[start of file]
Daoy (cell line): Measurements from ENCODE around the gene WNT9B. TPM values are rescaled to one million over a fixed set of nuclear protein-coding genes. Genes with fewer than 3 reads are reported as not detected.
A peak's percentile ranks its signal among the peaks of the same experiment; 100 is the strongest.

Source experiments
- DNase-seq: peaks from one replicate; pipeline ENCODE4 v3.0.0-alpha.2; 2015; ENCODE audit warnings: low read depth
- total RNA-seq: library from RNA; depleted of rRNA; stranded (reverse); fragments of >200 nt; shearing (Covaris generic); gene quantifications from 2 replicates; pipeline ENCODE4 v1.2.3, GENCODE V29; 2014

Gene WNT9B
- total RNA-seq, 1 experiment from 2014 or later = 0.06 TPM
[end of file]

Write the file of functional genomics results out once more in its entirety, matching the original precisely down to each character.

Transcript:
Daoy (cell line): Measurements from ENCODE around the gene WNT9B. TPM values are rescaled to one million over a fixed set of nuclear protein-coding genes. Genes with fewer than 3 reads are reported as not detected.
A peak's percentile ranks its signal among the peaks of the same experiment; 100 is the strongest.

Source experiments
- DNase-seq: peaks from one replicate; pipeline ENCODE4 v3.0.0-alpha.2; 2015; ENCODE audit warnings: low read depth
- total RNA-seq: library from RNA; depleted of rRNA; stranded (reverse); fragments of >200 nt; shearing (Covaris generic); gene quantifications from 2 replicates; pipeline ENCODE4 v1.2.3, GENCODE V29; 2014

Gene WNT9B
- total RNA-seq, 1 experiment from 2014 or later = 0.06 TPM